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  • While losing ballot initiatives to label GMOs over the past three years, we are raising public awareness among people who previously didn’t even realize there were genetically modified organisms in their food
  • Over 90 percent of Americans now want to know what’s in their food
  • More than a dozen states have GMO labeling initiatives on their agenda this year. Meanwhile, industry is pushing a bill that would ban states from adopting GMO labeling laws of their own
 

GMO Awareness Campaign Continues

April 19, 2015 | 166,799 views
| Available in EspañolDisponible en Español

By Dr. Mercola

Ronnie Cummins, founder of the Organic Consumers Association (OCA), is a long-time leader in promoting labeling for genetically engineered (GE) foods. About four years ago, we joined forces to develop the Health Liberty alliance, with the aim to push this agenda forward.

Many may know of my involvement with GMO labelling but not realize that it was Ronnie who suggested we make use of state ballot initiatives—an option that was not widely known or utilized—to get genetically modified organisms (GMOs) labeled in the US.

I donated a significant sum to the first ballot initiative in California in 2012, which inspired others to donate to the campaign as well. We technically "lost" the vote, not only in California, but also in subsequent ballot initiatives in Washington (2013) and Oregon (2014).

But we are winning the war, as these labeling initiatives have raised a considerable amount of public awareness among people who didn't even realize there were genetically modified organisms (GMOs) in their food.

With each ballot initiative we also got closer and closer to winning. We lost by a mere 800 votes or so in Oregon last year. In the final analysis, the only reason we lost was because industry spent well over 100 million dollars against those initiatives, and succeeded in confusing enough voters to where they narrowly won.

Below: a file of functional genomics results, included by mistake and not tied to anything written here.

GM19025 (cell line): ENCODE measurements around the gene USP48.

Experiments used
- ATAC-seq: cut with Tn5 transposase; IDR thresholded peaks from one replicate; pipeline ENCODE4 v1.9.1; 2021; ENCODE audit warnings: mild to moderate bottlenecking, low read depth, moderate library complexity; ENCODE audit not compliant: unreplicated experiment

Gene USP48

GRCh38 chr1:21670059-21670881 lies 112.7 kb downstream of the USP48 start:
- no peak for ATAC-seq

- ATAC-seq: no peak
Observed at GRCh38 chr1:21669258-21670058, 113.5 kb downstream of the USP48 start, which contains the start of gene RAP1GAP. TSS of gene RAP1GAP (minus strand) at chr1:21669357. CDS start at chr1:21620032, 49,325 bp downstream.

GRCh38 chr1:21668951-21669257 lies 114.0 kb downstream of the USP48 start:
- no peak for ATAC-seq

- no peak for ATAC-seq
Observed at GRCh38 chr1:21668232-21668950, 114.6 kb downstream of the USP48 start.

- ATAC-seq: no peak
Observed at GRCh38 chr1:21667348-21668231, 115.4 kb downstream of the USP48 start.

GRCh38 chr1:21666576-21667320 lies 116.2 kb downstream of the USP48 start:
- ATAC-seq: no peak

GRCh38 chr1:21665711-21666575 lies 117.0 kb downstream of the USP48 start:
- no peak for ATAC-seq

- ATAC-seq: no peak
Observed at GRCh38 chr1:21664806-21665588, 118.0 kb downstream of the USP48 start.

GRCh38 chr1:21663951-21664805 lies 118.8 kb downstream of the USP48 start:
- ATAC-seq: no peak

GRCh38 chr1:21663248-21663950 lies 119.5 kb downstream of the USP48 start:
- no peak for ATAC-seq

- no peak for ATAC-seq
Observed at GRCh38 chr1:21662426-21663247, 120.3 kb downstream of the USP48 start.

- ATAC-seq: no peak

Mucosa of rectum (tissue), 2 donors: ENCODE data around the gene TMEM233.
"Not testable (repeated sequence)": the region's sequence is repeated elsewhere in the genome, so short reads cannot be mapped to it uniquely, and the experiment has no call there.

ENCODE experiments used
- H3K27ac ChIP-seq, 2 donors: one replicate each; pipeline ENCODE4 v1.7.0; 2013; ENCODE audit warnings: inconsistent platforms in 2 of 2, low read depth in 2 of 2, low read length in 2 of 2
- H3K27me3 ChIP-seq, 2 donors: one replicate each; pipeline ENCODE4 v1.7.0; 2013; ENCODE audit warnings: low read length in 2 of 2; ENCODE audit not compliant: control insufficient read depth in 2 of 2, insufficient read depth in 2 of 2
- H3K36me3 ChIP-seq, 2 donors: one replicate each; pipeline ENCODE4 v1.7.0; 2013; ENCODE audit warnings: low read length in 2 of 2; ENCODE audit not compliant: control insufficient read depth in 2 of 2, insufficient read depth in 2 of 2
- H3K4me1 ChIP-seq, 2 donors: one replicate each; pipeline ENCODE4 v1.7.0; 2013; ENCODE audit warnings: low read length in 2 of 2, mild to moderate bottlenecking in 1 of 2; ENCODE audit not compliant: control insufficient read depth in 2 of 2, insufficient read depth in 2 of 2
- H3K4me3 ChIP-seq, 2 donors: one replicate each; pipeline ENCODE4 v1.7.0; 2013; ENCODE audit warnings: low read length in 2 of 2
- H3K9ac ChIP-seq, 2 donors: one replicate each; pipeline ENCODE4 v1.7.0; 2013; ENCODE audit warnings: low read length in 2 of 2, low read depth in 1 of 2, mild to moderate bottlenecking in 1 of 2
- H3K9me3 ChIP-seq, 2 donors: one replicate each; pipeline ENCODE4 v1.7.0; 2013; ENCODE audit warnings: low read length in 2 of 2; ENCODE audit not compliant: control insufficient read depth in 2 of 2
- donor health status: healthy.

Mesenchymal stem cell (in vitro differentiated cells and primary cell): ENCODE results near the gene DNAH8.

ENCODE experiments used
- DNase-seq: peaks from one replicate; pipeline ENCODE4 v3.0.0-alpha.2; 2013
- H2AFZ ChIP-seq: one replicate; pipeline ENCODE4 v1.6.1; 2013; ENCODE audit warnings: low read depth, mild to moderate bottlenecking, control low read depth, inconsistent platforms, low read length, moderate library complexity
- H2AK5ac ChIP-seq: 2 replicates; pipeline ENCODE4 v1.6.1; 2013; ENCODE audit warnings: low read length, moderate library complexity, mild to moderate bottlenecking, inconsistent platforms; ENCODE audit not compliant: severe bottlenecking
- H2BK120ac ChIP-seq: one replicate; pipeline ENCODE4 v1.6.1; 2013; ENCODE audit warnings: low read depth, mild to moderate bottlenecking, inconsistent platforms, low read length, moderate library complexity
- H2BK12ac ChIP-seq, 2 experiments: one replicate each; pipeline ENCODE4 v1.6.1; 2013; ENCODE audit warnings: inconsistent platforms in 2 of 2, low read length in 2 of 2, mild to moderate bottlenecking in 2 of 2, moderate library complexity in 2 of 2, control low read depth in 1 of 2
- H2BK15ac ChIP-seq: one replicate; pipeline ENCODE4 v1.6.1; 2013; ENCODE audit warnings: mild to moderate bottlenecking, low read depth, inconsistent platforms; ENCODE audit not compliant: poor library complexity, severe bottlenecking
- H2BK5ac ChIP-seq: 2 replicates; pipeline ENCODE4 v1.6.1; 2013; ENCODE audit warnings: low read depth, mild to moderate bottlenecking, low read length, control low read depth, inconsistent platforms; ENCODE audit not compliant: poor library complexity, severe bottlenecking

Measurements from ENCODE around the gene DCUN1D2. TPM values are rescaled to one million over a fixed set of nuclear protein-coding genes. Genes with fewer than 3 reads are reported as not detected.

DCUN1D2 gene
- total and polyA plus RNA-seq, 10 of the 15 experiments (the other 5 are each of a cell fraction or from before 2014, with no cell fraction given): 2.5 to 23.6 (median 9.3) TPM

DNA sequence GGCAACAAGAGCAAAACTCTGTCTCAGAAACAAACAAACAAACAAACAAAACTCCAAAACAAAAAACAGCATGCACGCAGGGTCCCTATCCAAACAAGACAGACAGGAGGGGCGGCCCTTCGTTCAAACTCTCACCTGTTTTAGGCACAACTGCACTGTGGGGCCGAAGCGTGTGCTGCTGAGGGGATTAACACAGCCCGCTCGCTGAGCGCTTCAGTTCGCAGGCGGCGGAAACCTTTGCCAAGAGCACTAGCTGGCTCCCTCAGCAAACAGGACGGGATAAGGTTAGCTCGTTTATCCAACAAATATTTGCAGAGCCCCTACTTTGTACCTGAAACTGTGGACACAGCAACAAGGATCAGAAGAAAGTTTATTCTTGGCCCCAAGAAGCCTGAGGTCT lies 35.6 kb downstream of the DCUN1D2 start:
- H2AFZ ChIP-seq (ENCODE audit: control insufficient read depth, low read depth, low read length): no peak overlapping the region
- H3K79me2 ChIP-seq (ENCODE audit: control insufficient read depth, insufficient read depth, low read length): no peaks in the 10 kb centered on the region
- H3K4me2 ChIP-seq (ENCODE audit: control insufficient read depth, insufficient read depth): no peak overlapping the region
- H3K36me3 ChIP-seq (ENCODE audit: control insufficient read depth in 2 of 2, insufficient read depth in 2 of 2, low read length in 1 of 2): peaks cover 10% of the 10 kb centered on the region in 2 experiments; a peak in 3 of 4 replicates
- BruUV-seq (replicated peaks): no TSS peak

90 Percent of Americans Now Want GMO Labeling

Through the publicity generated from those ballot initiatives, millions of Americans were alerted to the fact that there's something in their food they don't know anything about, and according to the latest poll, over 90 percent of the public definitely do want to know what's in their food.

"The problem is that the federal government, and certainly corporate agribusiness and Big Food companies, still don't want us to know, because they know that once we are informed about what's in our food, they're going to have to change," Ronnie says.

"Lately, big food companies like McDonalds have backed down saying, 'I guess we won't use genetically engineered potatoes after all for our French fries.' We've seen Tyson say, 'Well, I guess we will get these antibiotics out.'

I think we're right on the cusp of a new era where consumers are starting to understand that we have a right to know what's in our food. We better know what's in our food! We better pay attention to that because it's impacting our health in a very serious way.

Right now we have an epidemic of chronic disease across the country. It's getting worse and worse and it's directly related to toxins in the environment, our food, and our water."

We May Be Losing Battles, But We're Winning the War

Ever since GE foods and crops came on the market a little over two decades ago, GE crops have spread all over the country, and GE soybeans, corn, cottonseed oil, canola, and sugar beets are now in most of the non-organic processed foods you find in supermarkets or grocery stores.

This despite the fact that, from the very beginning, there were suspicions they might not be safe. Today, such misgivings have grown even stronger, as the pesticides used on them have been found to be far more hazardous than previously thought.

The International Agency for Research on Cancer (IARC), which is the research arm of the World Health Organization (WHO), recently reclassified glyphosate—the active ingredient in Monsanto's Roundup—as a "probable carcinogen" (Class 2A).